Newly discovered George Cruikshank political cartoon evokes historic parallels between political violence 200 years ago and now
- Tuesday, September 22, 2020
A recently unearthed caricature by the famous illustrator George Cruikshank shows that state violence against political demonstrations is nothing new.
The cartoon was a response to the shooting dead by troops of two unarmed supporters of Queen Caroline, the estranged wife of king George IV. The incident was the tragic culmination of an extraordinary year of popular protest which began in the summer of 1820 when Caroline was prevented from becoming queen of England and put on trial for adultery. The British people rallied to her cause in their hundreds of thousands, seizing the opportunity to attack an unpopular Tory government who had recently presided over the Peterloo massacre and draconian restrictions on free speech. Caroline’s trial was a media sensation and a field-day for caricaturists. Political cartoons exposed the injustice and double standards of the queen’s treatment by a king who was renowned for promiscuity. His refusal to allow Caroline to attend his lavish coronation in July 1821 may have hastened her death a few weeks later. The end of her story was as contentious as the beginning: a dispute over the route of her funeral procession led to troops firing on the crowd in Hyde Park. Two men, Richard Honey and George Francis, were killed. No one was prosecuted for the killings.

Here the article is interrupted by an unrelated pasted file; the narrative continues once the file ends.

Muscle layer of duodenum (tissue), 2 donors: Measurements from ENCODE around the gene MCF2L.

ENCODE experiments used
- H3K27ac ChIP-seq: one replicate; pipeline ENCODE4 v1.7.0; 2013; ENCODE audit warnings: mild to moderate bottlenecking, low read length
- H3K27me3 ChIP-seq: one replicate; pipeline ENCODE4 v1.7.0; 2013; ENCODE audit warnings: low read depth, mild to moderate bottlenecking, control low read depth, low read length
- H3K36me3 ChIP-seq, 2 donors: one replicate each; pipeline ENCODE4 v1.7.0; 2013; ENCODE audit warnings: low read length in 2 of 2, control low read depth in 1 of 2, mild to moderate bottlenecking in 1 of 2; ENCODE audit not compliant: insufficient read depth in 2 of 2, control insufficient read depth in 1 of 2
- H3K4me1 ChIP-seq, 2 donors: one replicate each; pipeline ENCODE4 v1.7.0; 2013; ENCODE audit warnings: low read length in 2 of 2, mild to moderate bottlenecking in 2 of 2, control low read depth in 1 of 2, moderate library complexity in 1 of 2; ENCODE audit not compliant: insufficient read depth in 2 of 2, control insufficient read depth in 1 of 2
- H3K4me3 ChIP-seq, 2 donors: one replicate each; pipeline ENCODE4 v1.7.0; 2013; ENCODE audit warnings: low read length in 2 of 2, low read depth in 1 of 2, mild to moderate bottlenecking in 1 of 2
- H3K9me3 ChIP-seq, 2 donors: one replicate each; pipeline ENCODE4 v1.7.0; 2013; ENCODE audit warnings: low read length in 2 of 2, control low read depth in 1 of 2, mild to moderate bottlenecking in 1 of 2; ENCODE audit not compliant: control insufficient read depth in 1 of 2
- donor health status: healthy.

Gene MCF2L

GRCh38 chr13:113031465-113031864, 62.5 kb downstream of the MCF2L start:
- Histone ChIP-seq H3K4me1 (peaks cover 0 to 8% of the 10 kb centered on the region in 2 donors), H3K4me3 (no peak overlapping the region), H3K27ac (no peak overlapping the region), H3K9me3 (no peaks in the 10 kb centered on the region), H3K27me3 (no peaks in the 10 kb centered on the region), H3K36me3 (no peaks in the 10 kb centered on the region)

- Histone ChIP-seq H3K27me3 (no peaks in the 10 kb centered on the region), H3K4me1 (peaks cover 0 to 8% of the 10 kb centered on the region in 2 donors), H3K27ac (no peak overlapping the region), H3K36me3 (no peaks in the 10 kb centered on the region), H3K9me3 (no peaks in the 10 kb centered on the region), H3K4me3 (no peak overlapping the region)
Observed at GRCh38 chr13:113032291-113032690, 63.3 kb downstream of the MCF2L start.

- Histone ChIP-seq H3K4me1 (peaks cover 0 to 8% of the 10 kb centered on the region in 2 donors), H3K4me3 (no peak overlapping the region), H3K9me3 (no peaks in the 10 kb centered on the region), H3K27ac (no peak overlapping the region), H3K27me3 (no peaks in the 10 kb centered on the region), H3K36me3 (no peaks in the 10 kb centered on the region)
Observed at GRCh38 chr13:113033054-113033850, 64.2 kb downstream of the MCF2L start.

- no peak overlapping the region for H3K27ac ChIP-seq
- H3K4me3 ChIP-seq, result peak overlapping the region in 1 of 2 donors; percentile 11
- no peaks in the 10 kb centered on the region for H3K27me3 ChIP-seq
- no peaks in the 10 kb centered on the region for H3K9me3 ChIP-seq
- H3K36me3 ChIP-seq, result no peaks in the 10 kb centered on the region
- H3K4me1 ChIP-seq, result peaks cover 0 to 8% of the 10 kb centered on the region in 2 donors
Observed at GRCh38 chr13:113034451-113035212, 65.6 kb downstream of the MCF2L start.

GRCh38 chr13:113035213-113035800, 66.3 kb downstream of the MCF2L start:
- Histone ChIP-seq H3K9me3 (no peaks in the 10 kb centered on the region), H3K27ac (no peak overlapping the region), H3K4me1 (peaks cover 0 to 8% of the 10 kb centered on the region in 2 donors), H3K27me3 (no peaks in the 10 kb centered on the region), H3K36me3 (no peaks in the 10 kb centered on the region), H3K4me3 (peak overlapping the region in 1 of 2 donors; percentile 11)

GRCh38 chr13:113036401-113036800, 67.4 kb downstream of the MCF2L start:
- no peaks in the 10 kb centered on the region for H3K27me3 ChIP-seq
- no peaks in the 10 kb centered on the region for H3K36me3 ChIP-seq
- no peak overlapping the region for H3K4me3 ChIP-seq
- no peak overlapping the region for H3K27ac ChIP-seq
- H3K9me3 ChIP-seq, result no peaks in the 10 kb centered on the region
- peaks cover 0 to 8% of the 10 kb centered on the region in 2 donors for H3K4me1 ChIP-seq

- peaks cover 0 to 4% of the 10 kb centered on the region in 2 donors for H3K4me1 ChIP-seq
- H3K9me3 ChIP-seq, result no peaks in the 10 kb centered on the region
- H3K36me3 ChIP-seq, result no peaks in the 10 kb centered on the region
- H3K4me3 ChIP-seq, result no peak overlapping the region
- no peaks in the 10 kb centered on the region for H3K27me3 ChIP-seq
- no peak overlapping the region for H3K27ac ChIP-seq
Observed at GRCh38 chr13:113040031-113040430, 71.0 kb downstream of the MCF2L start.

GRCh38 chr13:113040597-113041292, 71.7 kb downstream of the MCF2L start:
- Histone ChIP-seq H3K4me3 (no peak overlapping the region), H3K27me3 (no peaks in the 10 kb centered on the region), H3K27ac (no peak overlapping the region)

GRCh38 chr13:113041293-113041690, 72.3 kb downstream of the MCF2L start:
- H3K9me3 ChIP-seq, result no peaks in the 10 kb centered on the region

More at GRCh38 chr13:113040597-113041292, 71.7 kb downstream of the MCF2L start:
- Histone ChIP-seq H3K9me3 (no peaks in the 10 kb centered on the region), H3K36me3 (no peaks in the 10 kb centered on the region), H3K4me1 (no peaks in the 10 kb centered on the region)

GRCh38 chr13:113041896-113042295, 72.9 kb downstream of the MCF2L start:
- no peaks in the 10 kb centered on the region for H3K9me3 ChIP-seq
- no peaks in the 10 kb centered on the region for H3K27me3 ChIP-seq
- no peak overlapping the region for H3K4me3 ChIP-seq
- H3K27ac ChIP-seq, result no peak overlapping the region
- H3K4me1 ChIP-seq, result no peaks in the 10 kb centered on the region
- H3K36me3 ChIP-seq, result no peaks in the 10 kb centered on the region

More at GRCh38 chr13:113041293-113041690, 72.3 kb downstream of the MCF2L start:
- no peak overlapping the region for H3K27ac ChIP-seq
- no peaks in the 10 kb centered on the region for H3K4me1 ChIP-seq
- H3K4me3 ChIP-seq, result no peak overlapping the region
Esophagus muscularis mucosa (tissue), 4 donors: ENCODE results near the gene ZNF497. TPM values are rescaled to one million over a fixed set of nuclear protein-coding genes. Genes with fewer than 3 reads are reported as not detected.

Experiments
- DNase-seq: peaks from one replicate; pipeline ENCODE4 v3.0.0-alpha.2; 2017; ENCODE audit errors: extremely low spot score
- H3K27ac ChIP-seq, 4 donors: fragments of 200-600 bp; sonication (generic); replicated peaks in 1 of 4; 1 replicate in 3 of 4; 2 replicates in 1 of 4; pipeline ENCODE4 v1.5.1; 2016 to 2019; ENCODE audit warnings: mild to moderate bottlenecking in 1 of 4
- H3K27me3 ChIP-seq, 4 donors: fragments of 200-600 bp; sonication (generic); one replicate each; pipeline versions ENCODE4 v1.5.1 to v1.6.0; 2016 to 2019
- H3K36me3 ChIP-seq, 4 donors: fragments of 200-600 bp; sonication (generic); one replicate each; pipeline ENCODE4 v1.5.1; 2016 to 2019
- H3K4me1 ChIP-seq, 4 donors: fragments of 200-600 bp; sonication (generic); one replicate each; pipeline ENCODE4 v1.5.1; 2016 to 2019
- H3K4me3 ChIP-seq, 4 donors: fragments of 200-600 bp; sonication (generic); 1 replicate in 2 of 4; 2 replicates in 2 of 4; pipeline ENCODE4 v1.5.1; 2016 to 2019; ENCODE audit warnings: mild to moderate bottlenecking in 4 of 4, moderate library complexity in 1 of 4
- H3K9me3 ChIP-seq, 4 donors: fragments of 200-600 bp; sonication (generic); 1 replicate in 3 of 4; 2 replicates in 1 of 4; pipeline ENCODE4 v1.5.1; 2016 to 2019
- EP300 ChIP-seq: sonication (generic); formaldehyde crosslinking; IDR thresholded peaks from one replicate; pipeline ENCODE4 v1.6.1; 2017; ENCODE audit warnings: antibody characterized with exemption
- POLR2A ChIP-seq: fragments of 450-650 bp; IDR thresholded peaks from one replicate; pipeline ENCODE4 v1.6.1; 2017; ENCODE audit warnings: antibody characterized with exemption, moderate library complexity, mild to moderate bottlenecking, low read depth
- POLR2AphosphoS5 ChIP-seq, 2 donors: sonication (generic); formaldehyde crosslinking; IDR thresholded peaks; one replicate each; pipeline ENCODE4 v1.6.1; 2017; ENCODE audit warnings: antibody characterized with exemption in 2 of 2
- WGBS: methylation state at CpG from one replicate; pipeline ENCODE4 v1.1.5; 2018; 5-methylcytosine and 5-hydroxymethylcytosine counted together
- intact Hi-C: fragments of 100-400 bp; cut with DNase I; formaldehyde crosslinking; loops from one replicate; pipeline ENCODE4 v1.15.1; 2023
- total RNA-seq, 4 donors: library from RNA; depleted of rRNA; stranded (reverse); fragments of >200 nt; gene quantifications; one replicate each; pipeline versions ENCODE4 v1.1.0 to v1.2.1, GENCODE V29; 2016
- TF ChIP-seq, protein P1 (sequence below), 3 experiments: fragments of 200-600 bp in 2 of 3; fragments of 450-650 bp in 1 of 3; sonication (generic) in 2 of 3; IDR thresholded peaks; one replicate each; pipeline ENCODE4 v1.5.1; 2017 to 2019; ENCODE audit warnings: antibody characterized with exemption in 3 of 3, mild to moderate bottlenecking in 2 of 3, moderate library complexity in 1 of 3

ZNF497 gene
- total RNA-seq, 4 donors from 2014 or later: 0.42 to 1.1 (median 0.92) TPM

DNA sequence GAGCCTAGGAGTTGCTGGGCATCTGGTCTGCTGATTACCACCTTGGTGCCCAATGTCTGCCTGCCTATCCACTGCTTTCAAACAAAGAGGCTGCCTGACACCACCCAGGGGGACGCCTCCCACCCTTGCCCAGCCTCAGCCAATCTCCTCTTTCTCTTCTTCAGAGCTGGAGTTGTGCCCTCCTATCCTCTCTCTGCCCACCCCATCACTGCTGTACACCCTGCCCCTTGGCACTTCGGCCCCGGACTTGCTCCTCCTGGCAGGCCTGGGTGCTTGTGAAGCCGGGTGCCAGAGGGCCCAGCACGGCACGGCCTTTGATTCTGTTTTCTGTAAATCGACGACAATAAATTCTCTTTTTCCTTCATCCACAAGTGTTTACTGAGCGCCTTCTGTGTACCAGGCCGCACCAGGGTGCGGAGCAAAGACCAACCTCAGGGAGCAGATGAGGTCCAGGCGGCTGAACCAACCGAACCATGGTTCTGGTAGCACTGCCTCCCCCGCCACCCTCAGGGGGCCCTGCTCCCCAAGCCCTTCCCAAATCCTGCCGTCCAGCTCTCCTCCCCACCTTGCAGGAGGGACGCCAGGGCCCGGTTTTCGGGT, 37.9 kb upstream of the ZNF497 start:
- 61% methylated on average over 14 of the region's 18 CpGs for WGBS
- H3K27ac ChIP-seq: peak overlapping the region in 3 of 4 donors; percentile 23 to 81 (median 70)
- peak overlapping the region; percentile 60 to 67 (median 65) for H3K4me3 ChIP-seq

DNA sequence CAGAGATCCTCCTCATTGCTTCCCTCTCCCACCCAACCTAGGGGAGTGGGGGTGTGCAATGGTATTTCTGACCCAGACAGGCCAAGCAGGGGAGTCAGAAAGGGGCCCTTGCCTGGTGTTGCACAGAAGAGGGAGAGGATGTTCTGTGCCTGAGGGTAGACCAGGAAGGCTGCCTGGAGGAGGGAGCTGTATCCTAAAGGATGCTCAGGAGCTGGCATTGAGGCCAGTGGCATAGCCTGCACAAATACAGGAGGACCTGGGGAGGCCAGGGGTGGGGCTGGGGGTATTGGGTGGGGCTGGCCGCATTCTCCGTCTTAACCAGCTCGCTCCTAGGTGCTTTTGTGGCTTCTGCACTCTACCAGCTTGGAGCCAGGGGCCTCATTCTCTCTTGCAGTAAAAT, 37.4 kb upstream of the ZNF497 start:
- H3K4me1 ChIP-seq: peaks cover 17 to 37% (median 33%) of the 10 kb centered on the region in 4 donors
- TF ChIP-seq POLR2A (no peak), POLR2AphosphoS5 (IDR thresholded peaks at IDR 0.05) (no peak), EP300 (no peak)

The unpublished cartoon, which was discovered in New York Public Library by Professor Ian Haywood of Roehampton university, imagines the punishment of the officer in charge of the troops. Instead of a legal trial, the officer is forced to parade backwards on a horse. This was a traditional method of community shaming known as charivari, and it implies that the ‘vox populi’ or voice of the people has finally been heard.
‘The discovery of this image shows the unique power and imaginative freedom of political caricature,’ says Haywood. ‘The cartoon is a statement that ordinary lives matter. I am delighted to bring it back into circulation’.
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